The first sign of something drastic is the appearance of dementor-like figures in Chapter 2 when Cloud meets Aerith for the first time — after the first glimpse of them and then the first time you fight them, we're not sure what the goal is. They seem to be at times on your side, and at others fighting against you.

Credit: Square Enix

It turns out that these ghosts, these wraiths, these Whispers, are arbiters of story. They are the representatives of canon. The Whispers' true purpose is something the player won't realize until well into the game. They're there to keep the story as-is, to now allow any changes to the original narrative, to push you and the characters around you back into the story of the 1997 release. But by the time they make their last stand, that ship has long sailed.

Narrative in a video game setting is an interesting proposition — as players, we don't have to be passive participants. We can be as active as the coding allows us to be. In a game like Witcher 3, where your decisions will change what plot points and endings you get, it's thrilling. FFVIIR takes that to another level by implicating us and our relationship to the holy text of the original within the gameplay itself. Why are we so beholden to the story that was? Should we be?

What makes this so incredible is not just increasing the narrative potential of the story over 20 years after the original release, but that it's encouraging conversation about what canon even means. We have this obsession with canon — journalist James Whitbrook wrote beautifully about it a few months ago — and how we're too clouded by nitpicking facts or committing to one specific story to engage with what a narrative could be. FFVIIR reinvigorates some of that conversation by admitting that there isn't just one story for our favorite characters. There isn't one truth. There are multiple truths and multiple iterations and what they mean is up to us. The final chapter in the remake is called "Destiny's Crossroads" implying that choices will be made and those choices matter.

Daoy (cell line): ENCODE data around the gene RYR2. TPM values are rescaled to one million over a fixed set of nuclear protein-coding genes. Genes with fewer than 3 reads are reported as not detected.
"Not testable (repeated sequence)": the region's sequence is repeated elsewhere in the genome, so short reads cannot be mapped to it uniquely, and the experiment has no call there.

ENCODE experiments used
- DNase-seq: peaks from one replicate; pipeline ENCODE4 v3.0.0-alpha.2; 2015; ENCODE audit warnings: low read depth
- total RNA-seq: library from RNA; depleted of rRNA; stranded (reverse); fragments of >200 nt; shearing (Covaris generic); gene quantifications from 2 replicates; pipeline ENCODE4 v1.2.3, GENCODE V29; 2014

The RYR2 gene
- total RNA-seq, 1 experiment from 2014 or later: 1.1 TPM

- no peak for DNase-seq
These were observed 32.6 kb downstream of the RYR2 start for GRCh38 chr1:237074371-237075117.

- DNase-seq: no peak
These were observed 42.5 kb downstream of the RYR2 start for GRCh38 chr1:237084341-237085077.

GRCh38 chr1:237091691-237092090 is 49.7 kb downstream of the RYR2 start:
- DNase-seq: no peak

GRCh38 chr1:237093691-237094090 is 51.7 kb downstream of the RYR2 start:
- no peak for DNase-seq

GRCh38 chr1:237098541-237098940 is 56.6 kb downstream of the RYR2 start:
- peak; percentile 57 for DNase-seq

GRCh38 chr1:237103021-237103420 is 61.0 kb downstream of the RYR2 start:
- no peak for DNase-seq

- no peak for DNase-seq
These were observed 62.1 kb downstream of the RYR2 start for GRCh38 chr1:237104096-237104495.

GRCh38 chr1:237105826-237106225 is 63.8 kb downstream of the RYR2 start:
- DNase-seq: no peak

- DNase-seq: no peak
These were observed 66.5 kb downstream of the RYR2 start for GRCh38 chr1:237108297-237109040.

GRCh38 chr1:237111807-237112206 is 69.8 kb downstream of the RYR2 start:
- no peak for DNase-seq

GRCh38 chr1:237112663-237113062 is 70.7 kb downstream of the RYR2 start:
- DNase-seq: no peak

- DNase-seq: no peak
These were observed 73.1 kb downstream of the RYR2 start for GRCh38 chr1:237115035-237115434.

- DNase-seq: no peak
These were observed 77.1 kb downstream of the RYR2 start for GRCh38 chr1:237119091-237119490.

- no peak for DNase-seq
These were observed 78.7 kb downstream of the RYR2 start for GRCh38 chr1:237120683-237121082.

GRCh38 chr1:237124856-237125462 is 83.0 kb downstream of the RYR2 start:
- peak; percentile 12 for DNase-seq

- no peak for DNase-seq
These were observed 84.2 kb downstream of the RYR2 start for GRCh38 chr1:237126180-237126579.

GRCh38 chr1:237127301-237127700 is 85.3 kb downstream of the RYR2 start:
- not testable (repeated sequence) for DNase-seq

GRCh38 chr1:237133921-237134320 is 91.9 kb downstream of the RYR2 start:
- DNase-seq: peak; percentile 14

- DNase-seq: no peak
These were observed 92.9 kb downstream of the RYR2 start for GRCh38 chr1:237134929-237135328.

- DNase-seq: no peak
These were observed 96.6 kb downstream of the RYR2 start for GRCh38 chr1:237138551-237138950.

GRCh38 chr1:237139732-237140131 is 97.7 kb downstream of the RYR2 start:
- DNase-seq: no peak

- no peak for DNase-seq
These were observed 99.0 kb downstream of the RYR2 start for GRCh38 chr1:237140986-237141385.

The major final battle in FFVIIR is not only fighting Sephiroth, but fighting our own belief in the sanctity of canon. We literally battle these digital representations of commitment to the old, and it's not until we defeat them that Cloud can go on to battle Sephiroth. The gamemakers said you can play as Cloud again, but you will interrogate your relationship with his story when you do it.

At the end, there seem to be major ramifications of changes to Cloud's story in FFVIIR, the biggest being that Zack Fair survived in some fashion, in some time, in some world. The next part of the remake is no longer something we can know; it's something to be guessed, to be theorized over, something that we'll grow with and ideally still choose within. The spirit of the Remake is that it gives us a new story within a familiar framework. It's exciting and comfortable. It's a place we know and we don't. The best kind of art is often a conversation between the artist and the audience, and that's what this remake is.